Plant-focused diets range from eating only plants to diets that include some meats and animal products. Here are some of the many you can follow:
vegan… is at the end only plants end of the spectrum. Vegans eat vegetables, fruits, nuts, seeds, beans, and whole grains. But they exclude all animal foods from their diet… these include meat, poultry, shellfish, eggs, and dairy products such as milk, cheese, butter, etc.
Vegans replace animal sources of protein with other sources that provide a large amount of this vital macronutrient. These include beans, peanuts (as in peanut butter), tofu, nuts, peas and other legumes, and ensure that vegans, despite rumors to the contrary, do not suffer from a lack of protein.
lacto vegetarian…is a diet that excludes foods of animal origin with the exception of dairy products, such as milk, butter, cheese and other foods derived from animal milk.
ovo-vegetarian… is another diet that excludes foods of animal origin (meat, fish and dairy) except that it includes eggs.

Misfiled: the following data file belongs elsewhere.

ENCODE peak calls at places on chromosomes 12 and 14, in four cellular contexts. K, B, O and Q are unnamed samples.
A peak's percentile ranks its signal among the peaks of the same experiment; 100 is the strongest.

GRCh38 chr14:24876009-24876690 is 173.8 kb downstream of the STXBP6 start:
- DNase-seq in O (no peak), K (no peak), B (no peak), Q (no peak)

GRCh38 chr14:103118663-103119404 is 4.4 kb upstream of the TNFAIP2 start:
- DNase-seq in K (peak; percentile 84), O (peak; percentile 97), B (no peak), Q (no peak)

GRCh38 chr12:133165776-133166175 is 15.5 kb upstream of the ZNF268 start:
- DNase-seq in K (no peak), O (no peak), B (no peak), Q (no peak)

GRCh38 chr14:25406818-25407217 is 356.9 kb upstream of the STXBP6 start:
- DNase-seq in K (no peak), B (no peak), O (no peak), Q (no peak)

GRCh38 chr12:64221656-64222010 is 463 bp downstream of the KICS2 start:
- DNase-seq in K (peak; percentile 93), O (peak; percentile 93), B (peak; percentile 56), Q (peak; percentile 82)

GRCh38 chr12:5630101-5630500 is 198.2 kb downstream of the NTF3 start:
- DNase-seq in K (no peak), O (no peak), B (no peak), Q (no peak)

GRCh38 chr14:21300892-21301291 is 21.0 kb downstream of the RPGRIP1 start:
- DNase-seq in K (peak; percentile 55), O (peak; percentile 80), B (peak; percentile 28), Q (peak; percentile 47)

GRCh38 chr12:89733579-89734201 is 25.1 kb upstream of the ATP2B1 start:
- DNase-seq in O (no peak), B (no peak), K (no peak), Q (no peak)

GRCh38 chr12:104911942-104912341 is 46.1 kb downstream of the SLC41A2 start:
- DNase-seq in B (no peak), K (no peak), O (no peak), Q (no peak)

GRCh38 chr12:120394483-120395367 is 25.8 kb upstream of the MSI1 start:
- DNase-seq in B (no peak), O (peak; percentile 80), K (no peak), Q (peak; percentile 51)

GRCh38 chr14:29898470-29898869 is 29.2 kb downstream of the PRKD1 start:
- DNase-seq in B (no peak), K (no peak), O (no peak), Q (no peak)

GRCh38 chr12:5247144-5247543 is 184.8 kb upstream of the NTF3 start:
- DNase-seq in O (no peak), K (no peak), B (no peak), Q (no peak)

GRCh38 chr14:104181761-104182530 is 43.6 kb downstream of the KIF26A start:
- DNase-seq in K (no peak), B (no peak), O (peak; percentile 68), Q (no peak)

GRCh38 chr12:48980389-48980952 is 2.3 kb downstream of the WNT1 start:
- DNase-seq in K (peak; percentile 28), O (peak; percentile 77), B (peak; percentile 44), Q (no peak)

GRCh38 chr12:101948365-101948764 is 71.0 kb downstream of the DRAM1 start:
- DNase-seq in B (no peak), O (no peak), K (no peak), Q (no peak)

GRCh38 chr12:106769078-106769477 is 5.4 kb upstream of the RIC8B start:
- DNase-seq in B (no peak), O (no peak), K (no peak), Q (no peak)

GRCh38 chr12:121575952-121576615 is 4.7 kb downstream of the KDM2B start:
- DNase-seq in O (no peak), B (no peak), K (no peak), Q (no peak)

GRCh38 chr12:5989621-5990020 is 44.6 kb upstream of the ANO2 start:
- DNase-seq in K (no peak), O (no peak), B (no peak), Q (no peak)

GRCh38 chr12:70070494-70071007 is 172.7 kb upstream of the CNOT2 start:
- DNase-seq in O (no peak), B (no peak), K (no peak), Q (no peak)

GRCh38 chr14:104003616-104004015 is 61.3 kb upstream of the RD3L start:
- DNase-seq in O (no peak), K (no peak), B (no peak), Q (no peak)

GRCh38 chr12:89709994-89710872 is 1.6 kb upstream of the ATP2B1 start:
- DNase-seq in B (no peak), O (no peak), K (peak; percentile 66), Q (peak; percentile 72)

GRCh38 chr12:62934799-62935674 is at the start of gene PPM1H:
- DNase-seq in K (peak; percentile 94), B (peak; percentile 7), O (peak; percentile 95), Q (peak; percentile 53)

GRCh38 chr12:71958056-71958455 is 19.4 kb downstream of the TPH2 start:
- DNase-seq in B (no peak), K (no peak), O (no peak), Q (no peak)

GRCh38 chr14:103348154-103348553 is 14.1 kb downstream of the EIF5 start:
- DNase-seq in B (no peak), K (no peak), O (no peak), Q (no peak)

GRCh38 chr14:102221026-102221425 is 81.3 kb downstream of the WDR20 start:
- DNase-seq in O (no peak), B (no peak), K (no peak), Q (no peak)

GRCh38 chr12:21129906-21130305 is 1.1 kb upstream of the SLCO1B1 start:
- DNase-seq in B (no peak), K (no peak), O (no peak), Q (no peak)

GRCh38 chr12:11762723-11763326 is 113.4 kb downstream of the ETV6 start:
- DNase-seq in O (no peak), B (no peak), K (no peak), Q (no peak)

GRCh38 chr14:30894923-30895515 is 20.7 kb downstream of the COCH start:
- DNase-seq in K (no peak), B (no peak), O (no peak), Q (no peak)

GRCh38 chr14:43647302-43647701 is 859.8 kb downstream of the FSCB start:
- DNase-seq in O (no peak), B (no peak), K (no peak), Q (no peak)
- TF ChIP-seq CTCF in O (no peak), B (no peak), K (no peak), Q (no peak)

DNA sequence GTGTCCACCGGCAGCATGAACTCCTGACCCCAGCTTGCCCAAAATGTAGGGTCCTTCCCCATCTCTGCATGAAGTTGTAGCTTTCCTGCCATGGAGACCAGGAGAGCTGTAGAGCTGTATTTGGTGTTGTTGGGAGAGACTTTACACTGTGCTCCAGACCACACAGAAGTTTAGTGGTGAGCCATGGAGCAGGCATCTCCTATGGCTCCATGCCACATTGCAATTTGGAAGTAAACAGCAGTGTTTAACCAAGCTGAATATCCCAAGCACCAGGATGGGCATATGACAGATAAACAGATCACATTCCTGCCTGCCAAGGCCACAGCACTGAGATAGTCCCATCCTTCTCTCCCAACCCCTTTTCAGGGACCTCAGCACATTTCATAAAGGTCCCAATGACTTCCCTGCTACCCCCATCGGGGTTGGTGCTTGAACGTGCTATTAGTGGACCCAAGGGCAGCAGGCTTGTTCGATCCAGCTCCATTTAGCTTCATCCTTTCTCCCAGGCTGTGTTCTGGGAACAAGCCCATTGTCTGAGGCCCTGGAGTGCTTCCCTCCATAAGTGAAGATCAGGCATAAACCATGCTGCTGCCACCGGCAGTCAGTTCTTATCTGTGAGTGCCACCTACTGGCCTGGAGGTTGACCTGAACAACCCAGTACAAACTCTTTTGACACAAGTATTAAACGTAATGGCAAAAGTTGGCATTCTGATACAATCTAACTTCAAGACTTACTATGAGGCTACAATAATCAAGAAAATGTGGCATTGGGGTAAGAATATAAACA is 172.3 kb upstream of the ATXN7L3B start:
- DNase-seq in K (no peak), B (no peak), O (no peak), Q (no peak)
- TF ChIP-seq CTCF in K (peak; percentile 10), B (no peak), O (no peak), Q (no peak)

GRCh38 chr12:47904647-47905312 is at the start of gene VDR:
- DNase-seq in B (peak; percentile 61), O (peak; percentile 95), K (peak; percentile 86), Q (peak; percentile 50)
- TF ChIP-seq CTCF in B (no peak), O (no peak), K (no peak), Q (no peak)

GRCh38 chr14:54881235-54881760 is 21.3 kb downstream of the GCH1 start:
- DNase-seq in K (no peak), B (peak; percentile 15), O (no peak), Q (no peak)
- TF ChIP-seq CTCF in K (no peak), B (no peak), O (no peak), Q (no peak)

ovo-lacto-vegetarian…is a vegetarian diet that includes dairy products and eggs but excludes meat and fish.
pescatarian…is a lacto-ovo-vegetarian diet that also includes fish.
Flexitarian or semi-vegetarian… encompass a variety of diets that are based on a vegetarian diet. They are plant-focused diets that may also include small amounts of red meat, poultry, seafood, eggs, and dairy.
As you can see, these plant-centric diets range from strictly plant-based to diets that include some or all animal products, but in restricted amounts.
What are the benefits of plant-based diets?
Making plants the mainstay of your diet can:
- lower your blood glucose levels and prevent or delay the development of type 2 diabetes (T2D)
- lower your blood pressure
- reduce stress on the kidneys (by avoiding or reducing animal protein in your diet)
- help you lose weight, and
- prevent heart disease and stroke (by reducing the buildup of plaque in the blood vessels).
…among a host of other benefits.
This claim is supported by many recent studies. For example:
A study, conducted by Loma Linda University in California, of nearly 100,000 members of the Seventh-day Adventist Church, which encourages a vegetarian diet, found that vegetarians had lower rates of T2D than non-vegetarians. The study also found that vegetarians tended to have healthier weights, which could explain why fewer of them are diabetic.